As an example of systems-thinking, and at the risk of an awful pun, reaching for a piece of toilet paper is the bottom line.
Toilet paper is a mandatory accessory. It may be the one thing that all of us have used daily for all our lives. As an illustration of a system that is ubiquitous, it’s perfect.
The act of loading toilet paper on a toilet paper roll is a system—a system that proceeds in a linear fashion until the goal is accomplished. Step one: In the bathroom, approach the sink. Step two: Open the cabinet door underneath the sink. Step three: Reach under the sink and grasp a roll of toilet paper. Step four: Take the protective wrap off the roll. Step five: Approach the toilet paper dispenser with the roll, etc.
Ask yourself the following question. Right now, in your own house or apartment, is the paper roll loaded on the dispenser with the free end of the paper off the top of the roll where it can be easily grasped? Or, is the leading edge off the bottom, against the wall, where one must awkwardly reach underneath the roll to retrieve it?
For the fun of it, over the years I’ve kept an informal tally. Not counting hotels and motels where professional housecleaners have been instructed on the most efficient positioning, it is a nearly 50-50 split with a slight advantage going to those who chose “top.” This means most people don’t think one way or the other about the insertion of the roll in the dispenser. (Or, implausibly, one half the population is adamant the roll be inserted one way and the other half of the population, the other way.)
So, not many people think of this triviality. Is it important? Of course not—but that is not what matters here. The important point is the illustration of the lack of systems-thinking by the vast majority of people.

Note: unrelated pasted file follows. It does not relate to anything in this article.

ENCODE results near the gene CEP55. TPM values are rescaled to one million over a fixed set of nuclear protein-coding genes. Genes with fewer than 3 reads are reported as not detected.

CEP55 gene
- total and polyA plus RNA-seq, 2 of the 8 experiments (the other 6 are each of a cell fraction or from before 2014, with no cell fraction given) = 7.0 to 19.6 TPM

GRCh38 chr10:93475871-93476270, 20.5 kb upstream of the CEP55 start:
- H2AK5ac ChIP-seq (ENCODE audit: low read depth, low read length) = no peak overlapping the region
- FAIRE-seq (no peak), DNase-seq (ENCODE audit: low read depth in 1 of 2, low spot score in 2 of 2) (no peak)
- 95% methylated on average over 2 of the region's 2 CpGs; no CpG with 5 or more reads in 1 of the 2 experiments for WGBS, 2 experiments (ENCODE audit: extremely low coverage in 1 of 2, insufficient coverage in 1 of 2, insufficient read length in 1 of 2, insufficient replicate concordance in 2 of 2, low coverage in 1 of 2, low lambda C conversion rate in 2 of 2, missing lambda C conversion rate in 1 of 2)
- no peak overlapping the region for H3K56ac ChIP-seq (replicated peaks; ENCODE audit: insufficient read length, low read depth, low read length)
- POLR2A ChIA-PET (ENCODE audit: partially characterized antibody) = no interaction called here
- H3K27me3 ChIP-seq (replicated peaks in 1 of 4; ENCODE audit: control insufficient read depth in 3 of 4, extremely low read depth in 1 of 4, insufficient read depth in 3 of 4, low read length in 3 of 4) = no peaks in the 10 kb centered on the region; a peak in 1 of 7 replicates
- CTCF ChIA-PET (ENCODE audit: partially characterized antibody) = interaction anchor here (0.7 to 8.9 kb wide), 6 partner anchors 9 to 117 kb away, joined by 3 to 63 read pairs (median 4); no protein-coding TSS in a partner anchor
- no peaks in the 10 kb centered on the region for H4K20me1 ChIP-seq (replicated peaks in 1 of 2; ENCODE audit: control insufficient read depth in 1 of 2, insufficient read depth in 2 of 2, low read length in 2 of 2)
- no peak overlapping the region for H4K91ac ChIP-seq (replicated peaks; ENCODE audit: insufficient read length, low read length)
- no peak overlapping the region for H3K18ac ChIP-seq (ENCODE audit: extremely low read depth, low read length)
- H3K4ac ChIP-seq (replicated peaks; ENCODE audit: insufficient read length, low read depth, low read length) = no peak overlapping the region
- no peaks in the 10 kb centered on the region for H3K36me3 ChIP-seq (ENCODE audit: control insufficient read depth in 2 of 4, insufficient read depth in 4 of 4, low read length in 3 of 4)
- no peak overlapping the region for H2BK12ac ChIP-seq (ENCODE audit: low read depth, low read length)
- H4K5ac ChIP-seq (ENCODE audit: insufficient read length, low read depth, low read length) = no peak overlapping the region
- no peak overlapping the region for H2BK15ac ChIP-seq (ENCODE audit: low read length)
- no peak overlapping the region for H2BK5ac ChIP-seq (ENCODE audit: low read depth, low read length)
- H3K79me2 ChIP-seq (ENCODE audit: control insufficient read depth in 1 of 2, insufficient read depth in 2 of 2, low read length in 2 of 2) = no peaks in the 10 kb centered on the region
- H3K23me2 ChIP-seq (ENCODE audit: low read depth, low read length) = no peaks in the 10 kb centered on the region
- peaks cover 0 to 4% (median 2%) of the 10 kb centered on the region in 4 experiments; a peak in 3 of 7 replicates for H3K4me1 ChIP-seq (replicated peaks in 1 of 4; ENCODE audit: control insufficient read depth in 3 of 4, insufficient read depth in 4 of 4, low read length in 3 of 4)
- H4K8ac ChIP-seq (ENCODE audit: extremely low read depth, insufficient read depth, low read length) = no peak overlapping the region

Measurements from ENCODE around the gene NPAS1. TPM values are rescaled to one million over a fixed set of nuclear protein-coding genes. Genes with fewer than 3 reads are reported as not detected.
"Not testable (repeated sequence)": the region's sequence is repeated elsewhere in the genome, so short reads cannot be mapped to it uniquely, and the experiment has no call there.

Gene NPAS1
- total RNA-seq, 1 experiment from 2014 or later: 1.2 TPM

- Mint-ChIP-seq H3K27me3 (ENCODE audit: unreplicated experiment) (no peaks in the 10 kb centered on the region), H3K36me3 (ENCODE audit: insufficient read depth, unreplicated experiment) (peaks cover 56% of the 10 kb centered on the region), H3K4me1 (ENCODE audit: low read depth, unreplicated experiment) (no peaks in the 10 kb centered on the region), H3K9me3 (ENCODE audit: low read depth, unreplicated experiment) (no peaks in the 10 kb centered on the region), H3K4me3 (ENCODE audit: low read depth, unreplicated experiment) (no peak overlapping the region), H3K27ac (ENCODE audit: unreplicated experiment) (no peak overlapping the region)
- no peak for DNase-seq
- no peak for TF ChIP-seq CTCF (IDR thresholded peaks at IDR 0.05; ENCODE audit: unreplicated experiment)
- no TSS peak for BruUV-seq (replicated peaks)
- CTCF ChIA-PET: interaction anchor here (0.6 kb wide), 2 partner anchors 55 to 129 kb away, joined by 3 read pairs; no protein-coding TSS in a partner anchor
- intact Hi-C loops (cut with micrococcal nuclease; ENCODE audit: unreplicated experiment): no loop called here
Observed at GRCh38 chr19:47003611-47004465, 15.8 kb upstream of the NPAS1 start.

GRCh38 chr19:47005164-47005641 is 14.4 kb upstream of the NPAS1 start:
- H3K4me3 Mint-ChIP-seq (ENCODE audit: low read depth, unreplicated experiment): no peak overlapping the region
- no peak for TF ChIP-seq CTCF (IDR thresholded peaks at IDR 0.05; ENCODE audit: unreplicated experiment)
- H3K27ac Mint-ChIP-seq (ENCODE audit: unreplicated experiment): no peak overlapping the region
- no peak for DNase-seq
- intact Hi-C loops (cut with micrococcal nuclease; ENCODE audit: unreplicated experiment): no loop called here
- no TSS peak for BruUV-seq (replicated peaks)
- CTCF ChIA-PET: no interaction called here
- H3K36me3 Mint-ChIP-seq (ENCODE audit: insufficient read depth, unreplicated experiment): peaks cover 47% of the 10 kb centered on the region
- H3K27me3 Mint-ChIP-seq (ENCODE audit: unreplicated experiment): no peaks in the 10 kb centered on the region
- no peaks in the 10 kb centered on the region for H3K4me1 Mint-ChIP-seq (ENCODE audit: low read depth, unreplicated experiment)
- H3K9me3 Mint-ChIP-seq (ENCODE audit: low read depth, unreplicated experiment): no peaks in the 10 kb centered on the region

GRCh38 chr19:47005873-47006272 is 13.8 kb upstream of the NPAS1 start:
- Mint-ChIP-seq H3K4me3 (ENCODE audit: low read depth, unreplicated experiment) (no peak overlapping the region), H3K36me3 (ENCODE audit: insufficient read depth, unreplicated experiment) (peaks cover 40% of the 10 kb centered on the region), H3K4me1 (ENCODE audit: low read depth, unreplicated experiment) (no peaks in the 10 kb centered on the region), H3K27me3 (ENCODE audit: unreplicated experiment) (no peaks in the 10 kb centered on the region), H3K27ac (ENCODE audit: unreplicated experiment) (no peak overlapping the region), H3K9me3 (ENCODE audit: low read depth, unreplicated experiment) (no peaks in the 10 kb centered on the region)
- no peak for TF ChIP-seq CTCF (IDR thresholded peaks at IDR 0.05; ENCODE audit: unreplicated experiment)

Since having the retrieving end of the paper on the top of the roll makes grasping the paper easier, why don’t all people load the paper that way every time? Is the task of inserting the roll one way more difficult than inserting it the other way? Not at all. But deciding to always do it this way would require a one-time analysis of the goal and the process—in this case just a few seconds of time—and we Westerners don’t oft en consider underlying processes, even ones so innocuous as this one. Most of us are not naturally predisposed to see life with the systems-perspective.
Yes, this is a silly illustration, but try to get past that. See that in considering loading the paper in a different way, you are putting yourself outside-and-above the act of loading toilet paper. You are deliberately managing the process in order to produce an incrementally better result every single time the process executes in the future.
There is another, more visceral lesson here, and maybe it’s a bit unnerving. Because you have considered this toilet paper question, it may cause you to choose to load your rolls in a more deliberate way, or the contrarian in you may consciously decide not to. Whatever your choice, my prediction is that from now on you will think about the process every time you replace a toilet paper roll. Like it or not, due to this end-of-chapter illustration, there is a small slice of systems methodology that has been permanently imbedded in your thinking process.
Welcome to my world.
For the record, when I polled my management staff in a staff meeting on how they load their toilet paper at home, I got a 100 percent “Pleeeze! Off the top, of course!” response. Even in the most mundane tasks, the Centratel staff reflexively takes a posture of outside-and-slightly elevated.
Sam Carpenter is author of the book, Work The System: The Simple Mechanics of Working Less and Making More. Visit www.workthesystem.com to purchase the book and/or receive a free download of Sam’s “Six Steps to Working Less and Making More.”